Top Hat

Introduced during the early 1800s, the top hat became the most common men's hat of the nineteenth century. Worn by men of all classes, for all occasions, at any time of day, the top hat was a narrow-brimmed silk hat with a tall, straight crown and a flat top. Formal, dramatic, and imposing, the top hat represented much of the spirit of the late eighteenth and nineteenth centuries, in which middle class and wealthy Europeans focused on elegance and formality in their dress and manners. The century even saw the first rabbit pulled out of a top hat by French magician Louis Conte in 1814.

The top hat had been preceded by other tall-crowned hats, most made of beaver fur felt and called beaver hats. When British hatmaker John Hetherington first wore his new creation, a tall, straight-crowned hat made of shiny silk, into the streets of London in 1800, passersby were shocked at first, but soon the top hat caught on. By the 1820s top hats were seen everywhere. The height and shape varied somewhat through the century, but the tall hat became the symbol of the nineteenth-century man.

The Romantic Movement of the late eighteenth and early nineteenth centuries in France, Germany, England, and America established an emotional, romantic style in literature, art, and clothing, and top hat designs reflected this flamboyant period with very tall crowns that tapered to wide tops and dashingly curved brims. Hats grew so tall that in 1823 a Frenchman named Antoine Gibus invented a collapsible top hat. Called an opera hat, it could be folded flat at the theater. During the next two decades, top hats became so tall and straight that they were given the name stovepipes. American millionaire J. P. Morgan (1837–1913) had a special limousine made with a high roof so that he could wear his hat in the car. Even women joined the fashion, as popular women's riding clothes included a top hat with an attached veil.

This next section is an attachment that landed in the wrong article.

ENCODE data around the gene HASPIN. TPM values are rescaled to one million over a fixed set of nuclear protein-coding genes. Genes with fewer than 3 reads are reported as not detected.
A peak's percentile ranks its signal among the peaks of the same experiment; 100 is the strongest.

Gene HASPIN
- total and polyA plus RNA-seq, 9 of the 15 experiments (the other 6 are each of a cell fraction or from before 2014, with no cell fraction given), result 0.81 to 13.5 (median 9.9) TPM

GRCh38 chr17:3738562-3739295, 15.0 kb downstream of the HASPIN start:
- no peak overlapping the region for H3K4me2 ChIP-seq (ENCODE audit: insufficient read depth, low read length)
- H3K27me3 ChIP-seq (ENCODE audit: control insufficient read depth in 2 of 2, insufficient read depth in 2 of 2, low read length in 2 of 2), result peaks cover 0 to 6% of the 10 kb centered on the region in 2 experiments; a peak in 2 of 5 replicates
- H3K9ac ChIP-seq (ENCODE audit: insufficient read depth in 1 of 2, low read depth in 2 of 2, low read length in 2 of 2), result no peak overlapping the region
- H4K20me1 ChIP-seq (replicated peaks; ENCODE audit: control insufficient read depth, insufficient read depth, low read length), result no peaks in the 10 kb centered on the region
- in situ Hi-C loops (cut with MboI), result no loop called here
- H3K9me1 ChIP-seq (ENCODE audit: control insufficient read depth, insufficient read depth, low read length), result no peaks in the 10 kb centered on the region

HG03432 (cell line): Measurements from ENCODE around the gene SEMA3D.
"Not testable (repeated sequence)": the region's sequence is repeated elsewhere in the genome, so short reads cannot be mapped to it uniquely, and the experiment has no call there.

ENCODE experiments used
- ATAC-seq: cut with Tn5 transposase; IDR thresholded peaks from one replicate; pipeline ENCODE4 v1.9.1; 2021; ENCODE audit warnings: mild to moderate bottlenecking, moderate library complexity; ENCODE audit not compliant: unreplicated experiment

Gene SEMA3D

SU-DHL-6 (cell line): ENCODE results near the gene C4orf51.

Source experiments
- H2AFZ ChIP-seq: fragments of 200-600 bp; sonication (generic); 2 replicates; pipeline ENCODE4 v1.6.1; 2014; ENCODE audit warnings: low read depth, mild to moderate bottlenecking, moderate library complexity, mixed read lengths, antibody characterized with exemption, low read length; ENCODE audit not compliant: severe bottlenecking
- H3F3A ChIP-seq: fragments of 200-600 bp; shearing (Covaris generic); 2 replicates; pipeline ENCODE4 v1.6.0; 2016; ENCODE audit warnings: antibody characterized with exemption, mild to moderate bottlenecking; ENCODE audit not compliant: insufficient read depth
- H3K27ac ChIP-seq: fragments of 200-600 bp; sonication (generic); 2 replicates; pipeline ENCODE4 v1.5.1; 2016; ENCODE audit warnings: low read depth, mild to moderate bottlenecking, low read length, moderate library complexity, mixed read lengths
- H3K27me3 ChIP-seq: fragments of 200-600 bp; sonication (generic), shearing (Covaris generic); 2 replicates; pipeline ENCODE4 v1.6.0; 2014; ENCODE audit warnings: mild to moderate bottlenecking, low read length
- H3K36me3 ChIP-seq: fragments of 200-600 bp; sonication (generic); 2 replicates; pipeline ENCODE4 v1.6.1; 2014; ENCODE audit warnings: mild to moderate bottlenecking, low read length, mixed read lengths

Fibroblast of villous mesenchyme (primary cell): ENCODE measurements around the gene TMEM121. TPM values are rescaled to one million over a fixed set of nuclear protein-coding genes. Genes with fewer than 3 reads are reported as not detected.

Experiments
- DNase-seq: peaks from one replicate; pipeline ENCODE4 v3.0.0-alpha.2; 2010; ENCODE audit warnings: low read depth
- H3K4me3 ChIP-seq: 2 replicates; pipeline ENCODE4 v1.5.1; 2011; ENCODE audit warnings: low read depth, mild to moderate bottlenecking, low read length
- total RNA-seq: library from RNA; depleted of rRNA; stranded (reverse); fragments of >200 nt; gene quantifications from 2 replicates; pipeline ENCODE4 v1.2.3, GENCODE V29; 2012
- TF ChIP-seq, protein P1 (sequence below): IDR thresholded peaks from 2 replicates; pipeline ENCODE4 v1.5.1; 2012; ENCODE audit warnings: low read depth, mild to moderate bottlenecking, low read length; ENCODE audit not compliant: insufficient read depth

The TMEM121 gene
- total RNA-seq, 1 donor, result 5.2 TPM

Introduced during the early 1800s, the top hat became the most common men's hat of the nineteenth century. Reproduced by permission of the .

The 1900s brought a less formal attitude towards dress, and the top hat faded from popularity, to be replaced by shorter, less stately hats such as derbies and bowlers. Top hats came to be used only for very formal occasions. A remnant of the age of the top hat can be found in the English language slang "high-hat," meaning conceited or snobbish.


Henderson, Debbie B. The Top Hat: An Illustrated History of Its Styling and Manufacture. Yellow Springs, OH: Wild Goose Press, 2000.

Also read article about Top Hat from Wikipedia

User Contributions:

Comment about this article, ask questions, or add new information about this topic: